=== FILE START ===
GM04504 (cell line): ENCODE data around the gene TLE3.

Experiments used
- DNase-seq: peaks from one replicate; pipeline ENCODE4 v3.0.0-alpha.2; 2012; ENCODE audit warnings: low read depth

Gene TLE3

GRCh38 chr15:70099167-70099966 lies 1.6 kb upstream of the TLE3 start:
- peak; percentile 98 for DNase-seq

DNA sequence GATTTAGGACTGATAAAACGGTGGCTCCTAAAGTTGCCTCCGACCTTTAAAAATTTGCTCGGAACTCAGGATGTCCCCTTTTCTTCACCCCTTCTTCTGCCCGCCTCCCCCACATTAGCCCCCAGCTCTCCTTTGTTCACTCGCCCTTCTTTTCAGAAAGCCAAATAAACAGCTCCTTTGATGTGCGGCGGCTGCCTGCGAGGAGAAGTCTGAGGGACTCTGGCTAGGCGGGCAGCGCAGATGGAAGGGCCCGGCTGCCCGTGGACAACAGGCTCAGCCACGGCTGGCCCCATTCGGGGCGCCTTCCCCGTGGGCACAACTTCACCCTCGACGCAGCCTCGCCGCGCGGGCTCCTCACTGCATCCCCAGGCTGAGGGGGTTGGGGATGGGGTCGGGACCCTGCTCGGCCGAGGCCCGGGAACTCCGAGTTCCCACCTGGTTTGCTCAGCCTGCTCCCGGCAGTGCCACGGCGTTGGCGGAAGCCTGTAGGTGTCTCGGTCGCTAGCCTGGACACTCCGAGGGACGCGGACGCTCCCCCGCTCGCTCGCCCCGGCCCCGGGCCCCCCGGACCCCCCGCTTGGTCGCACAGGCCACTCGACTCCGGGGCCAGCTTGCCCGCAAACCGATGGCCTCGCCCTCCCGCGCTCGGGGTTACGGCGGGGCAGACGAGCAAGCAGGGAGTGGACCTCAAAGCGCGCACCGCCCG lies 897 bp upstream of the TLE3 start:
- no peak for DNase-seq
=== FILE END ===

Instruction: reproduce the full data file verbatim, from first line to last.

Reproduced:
GM04504 (cell line): ENCODE data around the gene TLE3.

Experiments used
- DNase-seq: peaks from one replicate; pipeline ENCODE4 v3.0.0-alpha.2; 2012; ENCODE audit warnings: low read depth

Gene TLE3

GRCh38 chr15:70099167-70099966 lies 1.6 kb upstream of the TLE3 start:
- peak; percentile 98 for DNase-seq

DNA sequence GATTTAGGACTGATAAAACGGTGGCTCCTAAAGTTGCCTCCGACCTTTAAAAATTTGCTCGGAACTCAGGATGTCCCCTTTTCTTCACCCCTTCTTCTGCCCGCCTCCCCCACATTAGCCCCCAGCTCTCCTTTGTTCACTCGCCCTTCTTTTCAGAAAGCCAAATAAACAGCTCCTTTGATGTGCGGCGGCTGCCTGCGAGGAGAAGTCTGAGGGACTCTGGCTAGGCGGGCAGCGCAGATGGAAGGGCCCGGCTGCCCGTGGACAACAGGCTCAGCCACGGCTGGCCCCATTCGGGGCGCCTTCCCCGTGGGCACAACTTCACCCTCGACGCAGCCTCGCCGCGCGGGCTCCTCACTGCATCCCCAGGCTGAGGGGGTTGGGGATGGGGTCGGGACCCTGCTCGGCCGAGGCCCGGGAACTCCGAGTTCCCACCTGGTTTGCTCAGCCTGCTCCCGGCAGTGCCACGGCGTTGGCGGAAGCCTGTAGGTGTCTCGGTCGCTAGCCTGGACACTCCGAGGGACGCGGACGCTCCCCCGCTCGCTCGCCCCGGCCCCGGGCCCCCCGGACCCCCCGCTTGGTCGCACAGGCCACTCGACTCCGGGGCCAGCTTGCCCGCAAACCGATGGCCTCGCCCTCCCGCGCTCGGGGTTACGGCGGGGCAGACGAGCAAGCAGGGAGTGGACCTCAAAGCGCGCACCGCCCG lies 897 bp upstream of the TLE3 start:
- no peak for DNase-seq